We talked for nearly three hours, until Steinmetz grew hoarse. He said that he felt blindsided by the controversy over Simandou. People who think that it is inherently outlandish to make billions of dollars on an investment of a hundred and sixty million simply don’t understand that the natural-resources business is a game of chance. “It’s roulette,” Steinmetz said; if you work hard, and take risks, you sometimes “get lucky.” As a small company that was comfortable with risk, B.S.G.R. made investments that the major mining companies wouldn’t. His company lost money in Tanzania. It lost money in Zambia. But in Guinea it won.
Steinmetz argued that the deal with Vale was not an effort by B.S.G.R. to sell off its asset but, rather, a partnership of the sort that is often necessary with ambitious, resource-intensive mining projects. “How did we flip?” he asked. “Why is bringing a partner in a flip?”
In our telephone call, Steinmetz had described the saga of Simandou as “a very African story,” and when we met I asked him how his company has dealt with the pervasiveness of corruption in Africa. “Very strict instructions and guidelines to people on the ground,” he said, insisting that, even in jurisdictions that are notorious for graft, the company does not pay bribes. “We manage our business like the most transparent public company,” he said.
To hear Steinmetz tell it, the former leaders of Guinea were undeserving of the widespread censure they had received. General Conté was “more honest” than President Condé. Captain Dadis, the junta leader who presided over the stadium massacre, was “an honest guy” who simply “wanted the best for his country.”
President Condé was the real villain in this story, Steinmetz said. His loathing for Condé was so palpable that, whenever he mentioned him, the tendons in his neck stood out.
Steinmetz claimed that the accusations against him were the product of a concerted smear campaign, initiated by Condé and financed by George Soros. “According to the Jewish religion, if you say somebody is guilty of something without proof, this is a very bad thing to do,” Steinmetz said. And the documents that were discussed in Jacksonville did not prove anything, he said—they were forgeries.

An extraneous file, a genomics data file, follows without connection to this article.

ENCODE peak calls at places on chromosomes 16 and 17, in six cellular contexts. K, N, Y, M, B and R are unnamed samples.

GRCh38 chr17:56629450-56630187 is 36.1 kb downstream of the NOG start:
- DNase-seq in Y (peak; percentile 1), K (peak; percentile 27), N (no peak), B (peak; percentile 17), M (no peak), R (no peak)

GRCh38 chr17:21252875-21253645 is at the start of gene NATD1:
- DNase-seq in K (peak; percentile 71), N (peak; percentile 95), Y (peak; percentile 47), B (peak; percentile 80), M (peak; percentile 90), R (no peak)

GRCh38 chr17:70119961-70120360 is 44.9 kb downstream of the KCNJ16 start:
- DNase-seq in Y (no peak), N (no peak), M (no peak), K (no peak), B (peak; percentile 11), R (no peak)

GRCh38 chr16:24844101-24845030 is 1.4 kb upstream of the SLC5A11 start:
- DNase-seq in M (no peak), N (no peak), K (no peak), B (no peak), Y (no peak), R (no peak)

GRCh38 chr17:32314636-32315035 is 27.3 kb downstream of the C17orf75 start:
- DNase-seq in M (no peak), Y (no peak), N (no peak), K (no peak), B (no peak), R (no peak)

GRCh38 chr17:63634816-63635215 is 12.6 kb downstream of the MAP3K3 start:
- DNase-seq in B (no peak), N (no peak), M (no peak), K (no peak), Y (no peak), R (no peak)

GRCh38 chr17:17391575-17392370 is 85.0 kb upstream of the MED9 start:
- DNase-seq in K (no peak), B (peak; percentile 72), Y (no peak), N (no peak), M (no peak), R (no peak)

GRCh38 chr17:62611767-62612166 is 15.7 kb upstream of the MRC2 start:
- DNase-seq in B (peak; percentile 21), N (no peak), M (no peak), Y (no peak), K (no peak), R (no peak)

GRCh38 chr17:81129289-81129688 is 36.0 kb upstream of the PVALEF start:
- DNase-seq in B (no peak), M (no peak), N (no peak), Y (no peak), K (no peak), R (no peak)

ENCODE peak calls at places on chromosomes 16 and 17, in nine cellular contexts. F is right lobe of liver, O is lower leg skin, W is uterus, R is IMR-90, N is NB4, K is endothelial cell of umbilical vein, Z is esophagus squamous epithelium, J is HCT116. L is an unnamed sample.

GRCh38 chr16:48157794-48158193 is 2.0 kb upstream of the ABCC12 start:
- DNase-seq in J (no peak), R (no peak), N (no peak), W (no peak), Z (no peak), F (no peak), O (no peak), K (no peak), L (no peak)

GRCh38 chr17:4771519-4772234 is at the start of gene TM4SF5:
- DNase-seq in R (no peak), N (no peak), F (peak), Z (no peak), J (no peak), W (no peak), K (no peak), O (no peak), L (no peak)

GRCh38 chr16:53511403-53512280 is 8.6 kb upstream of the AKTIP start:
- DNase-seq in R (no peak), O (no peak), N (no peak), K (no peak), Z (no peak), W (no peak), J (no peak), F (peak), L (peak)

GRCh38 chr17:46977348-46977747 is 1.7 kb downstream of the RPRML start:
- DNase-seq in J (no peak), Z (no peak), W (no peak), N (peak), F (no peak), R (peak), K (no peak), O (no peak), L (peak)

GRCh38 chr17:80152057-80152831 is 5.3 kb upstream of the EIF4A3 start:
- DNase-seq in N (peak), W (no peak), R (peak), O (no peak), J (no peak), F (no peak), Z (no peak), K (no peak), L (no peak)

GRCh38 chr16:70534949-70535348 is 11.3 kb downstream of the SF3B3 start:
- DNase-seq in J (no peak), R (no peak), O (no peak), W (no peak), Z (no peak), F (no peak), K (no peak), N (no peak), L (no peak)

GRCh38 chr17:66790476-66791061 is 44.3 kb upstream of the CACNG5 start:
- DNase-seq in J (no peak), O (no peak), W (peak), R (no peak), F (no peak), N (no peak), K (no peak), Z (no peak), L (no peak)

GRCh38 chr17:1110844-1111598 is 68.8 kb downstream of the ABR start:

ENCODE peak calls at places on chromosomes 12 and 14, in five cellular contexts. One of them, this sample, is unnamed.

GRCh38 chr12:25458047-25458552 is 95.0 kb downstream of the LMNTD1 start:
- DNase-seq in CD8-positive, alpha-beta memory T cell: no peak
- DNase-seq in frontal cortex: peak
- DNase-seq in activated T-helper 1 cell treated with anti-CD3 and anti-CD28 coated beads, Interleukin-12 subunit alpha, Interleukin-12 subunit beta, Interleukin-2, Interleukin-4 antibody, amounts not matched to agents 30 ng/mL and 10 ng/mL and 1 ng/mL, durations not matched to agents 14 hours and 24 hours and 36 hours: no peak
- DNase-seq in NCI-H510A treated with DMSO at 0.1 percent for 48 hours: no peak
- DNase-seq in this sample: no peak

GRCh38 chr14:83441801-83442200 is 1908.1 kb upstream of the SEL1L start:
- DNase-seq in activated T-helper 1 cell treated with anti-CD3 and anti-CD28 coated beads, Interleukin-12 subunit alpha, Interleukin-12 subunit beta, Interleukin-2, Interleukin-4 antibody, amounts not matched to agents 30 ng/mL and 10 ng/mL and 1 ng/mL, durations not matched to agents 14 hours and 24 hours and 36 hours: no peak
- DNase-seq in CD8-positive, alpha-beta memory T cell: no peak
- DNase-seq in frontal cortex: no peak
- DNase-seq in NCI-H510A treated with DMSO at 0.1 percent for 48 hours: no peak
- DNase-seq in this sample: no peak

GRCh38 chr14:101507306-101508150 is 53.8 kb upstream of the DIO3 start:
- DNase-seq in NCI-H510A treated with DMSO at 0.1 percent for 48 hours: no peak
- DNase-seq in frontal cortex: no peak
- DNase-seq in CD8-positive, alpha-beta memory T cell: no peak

After failing to meet Steinmetz in Paris, I had met Asher Avidan, the head of B.S.G.R.’s Guinea operations, for a drink. When I presented him with a photograph of a signature that appeared on one of the contracts, he had acknowledged that it was identical to his own but dismissed it as “a simple Photoshop.” In Cap d’Antibes, Steinmetz elaborated on this theme, claiming that Mamadie Touré’s documents were fake, and that long before the F.B.I. investigation began she had tried to blackmail B.S.G.R., using the fraudulent contracts as leverage. “We never paid her,” Steinmetz insisted. “We never promised her anything.”
He pulled out color photocopies of the documents, and pointed at sequential notations that had supposedly been made on each contract by the notary public in Conakry. These notations, he said, ran in descending rather than ascending order—proof that they were inauthentic. I told him that I could imagine a scenario in which the documents were forgeries, and conceded that Touré was not exactly an unimpeachable witness. But the transcript of the Jacksonville conversation did not look good for Steinmetz, and I told him that there was another factor that inclined me to consider the documents real: if they were fake, why would Frédéric Cilins fly across the Atlantic and offer Touré five million dollars to destroy them? I posed the question to Steinmetz multiple times, in multiple ways, but he replied only that he would not “speculate” about Cilins while his case was before the courts.
I pressed the matter. “Cilins told Mamadie Touré, ‘I’ve spoken to Beny. He told me to do this.’ Did you?”
“I didn’t ask him to destroy these fake documents or any other documents,” Steinmetz said.
Was Cilins lying about Steinmetz’s directive, then? Or was he somehow mistaken?
Steinmetz, growing impatient, reiterated that he did not want to speculate about Cilins. He did want to talk, however, about Condé’s responsibility for the deaths of protesters in Guinea. “The guy has blood on his hands,” Steinmetz said.
“Captain Dadis had blood on his hands, too,” I observed. “And you invited him to your daughter’s wedding.”
Steinmetz stared at me for a second, then said, “I’m not going to argue or go into depth about the politics of Guinea.”
Even as we were meeting in France, the leaders of the Group of Eight had assembled in Northern Ireland. A major goal was to assess the rules governing how executives from wealthy nations conduct themselves when they venture into the developing world. Before the summit, Prime Minister David Cameron, of the U.K., published an op-ed in the Wall Street Journal: “We must lift the veil of secrecy that too often lets corrupt corporations and officials in some countries run rings around the law. The G-8 must move toward a global common standard for resource-extracting companies to report all payments to governments, and in turn for governments to report those revenues.”
In developing this ambitious agenda, Cameron had been closely advised by Paul Collier. “This is Africa’s big opportunity,” Collier told me. “But it’s a nonrenewable opportunity.” If companies are allowed to acquire natural resources without full transparency, the result will be plunder—or, as Collier puts it, “a tragedy of awesome proportions.” At Cameron’s invitation, President Condé travelled to London before the meeting. “If we are to fight against exploitation and bring about transparency, we are going to need the help of the G-8,” Condé said, in a speech at Chatham House, the foreign-policy think tank. “Mining companies are mostly in the West.”